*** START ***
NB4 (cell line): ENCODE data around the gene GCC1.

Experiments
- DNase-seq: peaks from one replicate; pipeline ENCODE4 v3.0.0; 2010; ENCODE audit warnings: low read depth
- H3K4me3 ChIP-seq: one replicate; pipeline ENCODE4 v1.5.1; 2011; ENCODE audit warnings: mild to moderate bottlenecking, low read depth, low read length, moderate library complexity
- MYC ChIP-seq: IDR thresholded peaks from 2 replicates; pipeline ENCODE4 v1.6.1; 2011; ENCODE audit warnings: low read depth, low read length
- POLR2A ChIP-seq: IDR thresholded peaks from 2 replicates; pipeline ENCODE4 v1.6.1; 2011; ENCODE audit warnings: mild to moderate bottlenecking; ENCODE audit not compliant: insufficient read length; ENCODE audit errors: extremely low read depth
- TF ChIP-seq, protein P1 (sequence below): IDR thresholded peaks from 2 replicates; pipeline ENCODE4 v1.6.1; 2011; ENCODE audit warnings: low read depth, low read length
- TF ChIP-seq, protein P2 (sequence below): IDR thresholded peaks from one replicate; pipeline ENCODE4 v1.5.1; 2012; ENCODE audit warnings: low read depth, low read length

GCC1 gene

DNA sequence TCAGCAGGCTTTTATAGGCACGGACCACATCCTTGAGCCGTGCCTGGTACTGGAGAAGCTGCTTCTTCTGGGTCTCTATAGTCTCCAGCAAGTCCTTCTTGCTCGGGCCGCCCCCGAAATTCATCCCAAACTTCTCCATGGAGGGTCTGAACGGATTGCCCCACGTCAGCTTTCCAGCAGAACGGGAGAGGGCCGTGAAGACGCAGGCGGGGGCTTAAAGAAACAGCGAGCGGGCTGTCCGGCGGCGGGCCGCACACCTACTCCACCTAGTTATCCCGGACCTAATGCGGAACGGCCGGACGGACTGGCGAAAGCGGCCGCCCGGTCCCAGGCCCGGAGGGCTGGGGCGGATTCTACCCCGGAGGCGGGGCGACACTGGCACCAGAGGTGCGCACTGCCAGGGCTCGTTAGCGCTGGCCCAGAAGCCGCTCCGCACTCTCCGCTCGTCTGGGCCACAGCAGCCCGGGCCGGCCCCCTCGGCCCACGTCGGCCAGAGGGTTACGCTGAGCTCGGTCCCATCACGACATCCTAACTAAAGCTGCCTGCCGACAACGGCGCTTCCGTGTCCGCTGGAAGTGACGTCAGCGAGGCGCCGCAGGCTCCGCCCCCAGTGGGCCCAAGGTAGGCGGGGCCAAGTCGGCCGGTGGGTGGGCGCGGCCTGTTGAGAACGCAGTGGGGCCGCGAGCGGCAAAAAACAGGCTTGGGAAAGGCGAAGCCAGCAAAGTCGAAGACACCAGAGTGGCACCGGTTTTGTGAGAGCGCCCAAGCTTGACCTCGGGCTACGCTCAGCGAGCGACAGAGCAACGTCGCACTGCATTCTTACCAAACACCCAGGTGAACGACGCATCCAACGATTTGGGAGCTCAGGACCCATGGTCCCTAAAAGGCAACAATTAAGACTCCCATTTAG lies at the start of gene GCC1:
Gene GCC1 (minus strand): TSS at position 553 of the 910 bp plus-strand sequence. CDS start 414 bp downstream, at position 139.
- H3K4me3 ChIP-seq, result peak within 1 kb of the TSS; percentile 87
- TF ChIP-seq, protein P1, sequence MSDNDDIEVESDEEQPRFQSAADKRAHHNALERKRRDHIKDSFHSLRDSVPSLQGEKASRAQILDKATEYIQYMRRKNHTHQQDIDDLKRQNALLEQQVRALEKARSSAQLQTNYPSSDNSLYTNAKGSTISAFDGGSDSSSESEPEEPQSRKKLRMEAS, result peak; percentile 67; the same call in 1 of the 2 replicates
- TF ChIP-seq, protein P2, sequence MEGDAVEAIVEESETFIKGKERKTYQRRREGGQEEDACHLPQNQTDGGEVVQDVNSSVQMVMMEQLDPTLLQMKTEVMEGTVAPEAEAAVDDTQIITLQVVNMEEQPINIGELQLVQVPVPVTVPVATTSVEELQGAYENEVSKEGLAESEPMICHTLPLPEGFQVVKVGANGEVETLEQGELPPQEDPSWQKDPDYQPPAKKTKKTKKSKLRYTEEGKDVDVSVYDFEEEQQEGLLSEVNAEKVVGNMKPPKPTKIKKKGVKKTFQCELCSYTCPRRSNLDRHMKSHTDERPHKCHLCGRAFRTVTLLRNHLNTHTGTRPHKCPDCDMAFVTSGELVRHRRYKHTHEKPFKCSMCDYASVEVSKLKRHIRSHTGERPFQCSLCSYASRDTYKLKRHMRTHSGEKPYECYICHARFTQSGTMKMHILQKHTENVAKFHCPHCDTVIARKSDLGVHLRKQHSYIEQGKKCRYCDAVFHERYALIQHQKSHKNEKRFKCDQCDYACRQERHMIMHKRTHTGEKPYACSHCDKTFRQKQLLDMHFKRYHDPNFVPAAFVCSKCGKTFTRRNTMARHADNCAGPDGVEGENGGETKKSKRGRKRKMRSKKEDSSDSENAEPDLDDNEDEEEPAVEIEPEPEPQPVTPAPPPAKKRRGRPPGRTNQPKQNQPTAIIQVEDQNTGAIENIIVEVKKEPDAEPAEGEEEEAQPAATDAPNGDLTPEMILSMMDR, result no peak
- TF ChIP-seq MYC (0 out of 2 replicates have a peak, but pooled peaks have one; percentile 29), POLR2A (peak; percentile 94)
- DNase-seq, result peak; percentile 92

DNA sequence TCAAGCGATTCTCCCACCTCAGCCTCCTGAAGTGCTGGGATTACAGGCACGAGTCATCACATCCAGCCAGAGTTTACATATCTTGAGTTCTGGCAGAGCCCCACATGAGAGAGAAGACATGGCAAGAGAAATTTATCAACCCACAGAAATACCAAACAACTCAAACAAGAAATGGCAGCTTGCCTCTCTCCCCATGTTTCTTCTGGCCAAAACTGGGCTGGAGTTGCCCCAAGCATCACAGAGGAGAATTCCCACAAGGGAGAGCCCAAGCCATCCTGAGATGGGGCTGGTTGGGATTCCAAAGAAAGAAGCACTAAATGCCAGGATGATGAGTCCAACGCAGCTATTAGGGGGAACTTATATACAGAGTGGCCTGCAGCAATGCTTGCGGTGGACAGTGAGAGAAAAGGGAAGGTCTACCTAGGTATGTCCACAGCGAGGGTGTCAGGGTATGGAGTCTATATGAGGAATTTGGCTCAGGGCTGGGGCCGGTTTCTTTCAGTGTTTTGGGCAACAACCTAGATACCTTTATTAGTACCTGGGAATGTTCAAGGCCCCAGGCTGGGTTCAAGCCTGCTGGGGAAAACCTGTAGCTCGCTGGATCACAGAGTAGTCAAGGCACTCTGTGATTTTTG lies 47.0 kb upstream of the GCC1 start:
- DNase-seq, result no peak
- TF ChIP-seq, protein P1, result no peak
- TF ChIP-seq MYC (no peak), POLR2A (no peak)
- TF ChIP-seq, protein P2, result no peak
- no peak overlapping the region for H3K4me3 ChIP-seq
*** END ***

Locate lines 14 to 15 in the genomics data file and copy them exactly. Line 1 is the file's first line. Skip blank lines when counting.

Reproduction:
- TF ChIP-seq, protein P2, sequence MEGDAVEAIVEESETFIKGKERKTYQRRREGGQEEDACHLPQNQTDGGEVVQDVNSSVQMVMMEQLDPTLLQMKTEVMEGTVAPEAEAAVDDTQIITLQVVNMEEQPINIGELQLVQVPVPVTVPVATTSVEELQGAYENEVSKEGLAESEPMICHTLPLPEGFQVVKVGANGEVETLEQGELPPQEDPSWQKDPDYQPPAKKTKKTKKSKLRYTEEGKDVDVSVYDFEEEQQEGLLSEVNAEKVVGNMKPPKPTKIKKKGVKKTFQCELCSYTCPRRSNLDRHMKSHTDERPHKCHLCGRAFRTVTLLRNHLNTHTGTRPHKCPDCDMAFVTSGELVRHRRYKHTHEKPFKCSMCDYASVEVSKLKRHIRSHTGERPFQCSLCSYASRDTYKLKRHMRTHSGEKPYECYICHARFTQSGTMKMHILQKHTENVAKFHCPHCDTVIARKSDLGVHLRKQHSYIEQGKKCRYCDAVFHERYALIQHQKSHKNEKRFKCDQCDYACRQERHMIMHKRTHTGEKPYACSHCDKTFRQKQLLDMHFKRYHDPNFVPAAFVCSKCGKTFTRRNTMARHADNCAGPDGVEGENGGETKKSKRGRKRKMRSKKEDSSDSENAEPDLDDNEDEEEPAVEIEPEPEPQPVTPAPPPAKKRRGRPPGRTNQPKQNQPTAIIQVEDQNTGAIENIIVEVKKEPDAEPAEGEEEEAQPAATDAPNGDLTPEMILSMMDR, result no peak
- TF ChIP-seq MYC (0 out of 2 replicates have a peak, but pooled peaks have one; percentile 29), POLR2A (peak; percentile 94)